Meet Kiwi Mike Tomas

Kiwi Indian Motorcycles

Kiwi Mike of Kiwi Indian Motorcycles got his start in the mechanical world in New Zealand doing repairs and making parts for equipment on his father’s farm. He got his first Indian at age 17, knowing he wanted something American but not caring for Harley-Davidson. Kiwi was driven to the Indian brand one day when a man passed by him on a ‘41. Mike fell in love with the lines and chased him down to learn more.⁠

In the early 80’s, a 20-something Mike wandered the globe looking for his promised land. He wound up in America and never left. 1988 rolled around, and Kiwi knew it was time to make his dream a reality, and so Kiwi Indian Motorcycles was founded. Mike quickly found his footing with his extensive knowledge of the Indian parts line. Back in NZ, Mike had fabricated his own Indian parts because at that time they were not readily available.⁠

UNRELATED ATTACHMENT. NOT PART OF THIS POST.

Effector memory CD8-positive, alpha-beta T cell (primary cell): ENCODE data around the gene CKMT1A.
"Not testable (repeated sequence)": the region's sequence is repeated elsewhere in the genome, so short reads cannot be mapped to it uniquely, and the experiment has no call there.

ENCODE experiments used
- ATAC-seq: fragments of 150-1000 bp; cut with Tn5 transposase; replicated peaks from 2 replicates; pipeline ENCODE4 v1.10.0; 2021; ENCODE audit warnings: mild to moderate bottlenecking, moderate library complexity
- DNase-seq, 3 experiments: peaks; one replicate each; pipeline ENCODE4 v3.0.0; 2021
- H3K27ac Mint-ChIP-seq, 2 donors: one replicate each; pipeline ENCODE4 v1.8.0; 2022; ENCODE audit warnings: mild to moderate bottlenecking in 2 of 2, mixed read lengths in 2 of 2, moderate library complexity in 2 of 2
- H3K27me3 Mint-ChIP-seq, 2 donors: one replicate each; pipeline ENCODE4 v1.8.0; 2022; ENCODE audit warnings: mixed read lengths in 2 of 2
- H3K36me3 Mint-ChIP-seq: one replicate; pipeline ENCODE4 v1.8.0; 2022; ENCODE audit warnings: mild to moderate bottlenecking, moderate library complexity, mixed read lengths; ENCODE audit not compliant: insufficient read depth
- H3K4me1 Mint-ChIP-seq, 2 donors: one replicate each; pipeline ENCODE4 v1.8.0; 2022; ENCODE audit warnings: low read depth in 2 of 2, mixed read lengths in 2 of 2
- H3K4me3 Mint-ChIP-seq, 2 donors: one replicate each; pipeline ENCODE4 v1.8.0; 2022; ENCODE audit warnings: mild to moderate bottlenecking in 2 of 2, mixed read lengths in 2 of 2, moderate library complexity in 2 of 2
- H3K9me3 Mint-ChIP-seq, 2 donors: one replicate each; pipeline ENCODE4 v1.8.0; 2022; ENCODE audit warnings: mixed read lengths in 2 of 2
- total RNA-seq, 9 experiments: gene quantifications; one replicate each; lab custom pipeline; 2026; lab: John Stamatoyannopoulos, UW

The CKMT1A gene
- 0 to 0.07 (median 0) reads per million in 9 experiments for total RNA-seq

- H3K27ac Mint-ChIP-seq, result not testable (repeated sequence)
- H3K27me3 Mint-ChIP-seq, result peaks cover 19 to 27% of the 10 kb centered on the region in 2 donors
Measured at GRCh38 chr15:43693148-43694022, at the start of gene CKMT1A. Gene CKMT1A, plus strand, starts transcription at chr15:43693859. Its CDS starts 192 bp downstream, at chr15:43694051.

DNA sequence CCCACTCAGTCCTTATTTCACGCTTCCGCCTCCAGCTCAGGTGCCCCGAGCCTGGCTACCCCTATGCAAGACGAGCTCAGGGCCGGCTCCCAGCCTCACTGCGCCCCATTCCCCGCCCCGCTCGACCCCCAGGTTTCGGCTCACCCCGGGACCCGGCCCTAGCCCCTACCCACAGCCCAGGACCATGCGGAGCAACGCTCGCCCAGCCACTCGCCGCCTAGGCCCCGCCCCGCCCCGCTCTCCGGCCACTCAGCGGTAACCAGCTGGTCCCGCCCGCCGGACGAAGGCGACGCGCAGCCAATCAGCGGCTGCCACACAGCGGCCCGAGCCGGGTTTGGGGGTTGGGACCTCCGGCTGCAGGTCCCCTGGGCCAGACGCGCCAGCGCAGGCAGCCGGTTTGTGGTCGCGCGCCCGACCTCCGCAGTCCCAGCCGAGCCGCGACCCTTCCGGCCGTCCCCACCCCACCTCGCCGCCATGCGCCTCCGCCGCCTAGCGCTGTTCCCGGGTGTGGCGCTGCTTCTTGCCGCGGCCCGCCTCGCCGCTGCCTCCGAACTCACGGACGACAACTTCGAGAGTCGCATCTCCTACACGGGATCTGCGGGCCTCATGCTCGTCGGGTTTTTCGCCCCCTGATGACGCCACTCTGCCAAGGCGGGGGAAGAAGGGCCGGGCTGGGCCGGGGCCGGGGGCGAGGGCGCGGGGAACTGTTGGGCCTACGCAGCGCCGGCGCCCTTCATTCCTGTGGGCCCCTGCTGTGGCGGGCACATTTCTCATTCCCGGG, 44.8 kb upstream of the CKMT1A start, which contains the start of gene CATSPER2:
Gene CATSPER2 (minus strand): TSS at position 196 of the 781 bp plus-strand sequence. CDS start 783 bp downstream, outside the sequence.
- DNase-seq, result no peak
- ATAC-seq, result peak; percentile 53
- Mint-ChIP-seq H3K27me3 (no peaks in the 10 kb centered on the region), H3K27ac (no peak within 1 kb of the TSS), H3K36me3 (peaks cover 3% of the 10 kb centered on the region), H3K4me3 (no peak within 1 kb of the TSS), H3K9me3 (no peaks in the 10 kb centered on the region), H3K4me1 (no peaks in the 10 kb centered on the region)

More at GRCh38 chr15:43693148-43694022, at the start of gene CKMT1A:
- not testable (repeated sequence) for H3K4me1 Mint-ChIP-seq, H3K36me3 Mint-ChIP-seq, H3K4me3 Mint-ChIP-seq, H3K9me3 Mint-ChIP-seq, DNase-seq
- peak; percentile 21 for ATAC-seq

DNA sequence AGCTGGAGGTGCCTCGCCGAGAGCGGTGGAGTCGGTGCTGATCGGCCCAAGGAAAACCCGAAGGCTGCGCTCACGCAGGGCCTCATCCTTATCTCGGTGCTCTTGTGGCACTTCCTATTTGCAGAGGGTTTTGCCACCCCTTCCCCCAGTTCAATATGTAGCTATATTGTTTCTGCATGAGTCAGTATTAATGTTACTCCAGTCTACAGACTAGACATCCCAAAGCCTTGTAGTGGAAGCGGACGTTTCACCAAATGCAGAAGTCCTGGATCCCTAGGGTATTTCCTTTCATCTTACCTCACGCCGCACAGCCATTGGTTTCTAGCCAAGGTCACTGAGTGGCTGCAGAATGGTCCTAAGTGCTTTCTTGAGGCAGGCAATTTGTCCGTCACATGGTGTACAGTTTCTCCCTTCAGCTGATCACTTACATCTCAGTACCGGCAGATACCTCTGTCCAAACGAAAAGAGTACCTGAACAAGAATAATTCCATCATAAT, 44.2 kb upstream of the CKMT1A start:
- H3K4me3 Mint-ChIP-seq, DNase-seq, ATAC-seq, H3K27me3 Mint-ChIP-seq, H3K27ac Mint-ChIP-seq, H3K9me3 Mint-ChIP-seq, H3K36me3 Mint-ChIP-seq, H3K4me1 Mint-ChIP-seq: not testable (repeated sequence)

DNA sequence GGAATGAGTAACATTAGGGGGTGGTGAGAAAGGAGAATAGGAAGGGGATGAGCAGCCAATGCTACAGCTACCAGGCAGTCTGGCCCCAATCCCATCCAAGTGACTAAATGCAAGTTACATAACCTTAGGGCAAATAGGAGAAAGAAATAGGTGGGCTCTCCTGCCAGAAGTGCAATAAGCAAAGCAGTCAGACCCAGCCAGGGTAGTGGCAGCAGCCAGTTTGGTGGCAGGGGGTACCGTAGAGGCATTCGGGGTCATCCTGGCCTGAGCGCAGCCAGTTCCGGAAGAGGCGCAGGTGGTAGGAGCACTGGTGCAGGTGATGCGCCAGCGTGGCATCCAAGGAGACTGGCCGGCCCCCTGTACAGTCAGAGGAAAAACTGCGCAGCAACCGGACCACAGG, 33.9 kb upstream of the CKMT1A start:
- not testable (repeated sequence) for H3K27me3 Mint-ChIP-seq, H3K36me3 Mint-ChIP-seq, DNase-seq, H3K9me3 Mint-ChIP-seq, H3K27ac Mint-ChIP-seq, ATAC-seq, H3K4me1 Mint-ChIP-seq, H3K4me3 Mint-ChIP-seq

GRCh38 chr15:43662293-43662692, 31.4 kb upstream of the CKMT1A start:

In 1990 things changed in a big way for Mike. He showed up at the Davenport Swap in Iowa with the industry’s first illustrated catalog for Indian Motorcycle parts. For the longest time, Kiwi was just a parts company, manufacturing some 1500 different part numbers. Mike’s reengineering of original parts to make them last longer and perform better drove him through to the late 90’s when he achieved another first, in building the worlds first replica Indian engine made 100% with Kiwi Indian Motorcycle’s parts. Again in 2003, he was first with a complete replica Indian Motorcycle. Mike’s talents don’t lie just in improving Indian equipment he builds a helluva custom bike. With a star-studded client list made up of collectors like Billy Joel, Jay Leno, David Letterman, Mike Wolfe and Perry Sands to name a few. Mike was even involved in the discovery build off the bike with Super Co and was a technical consultant for The Worlds Fastest Indian. Tragically, in 2014 Mike lost his young son Ross who was a big part of the business and an even more significant part of Mike’s life personally. Much of what Mike does today he does to carry on his son’s memory. Always taking into consideration where Ross, who would have eventually taken the reigns of Kiwi Indian Motorcycles would have taken the company himself.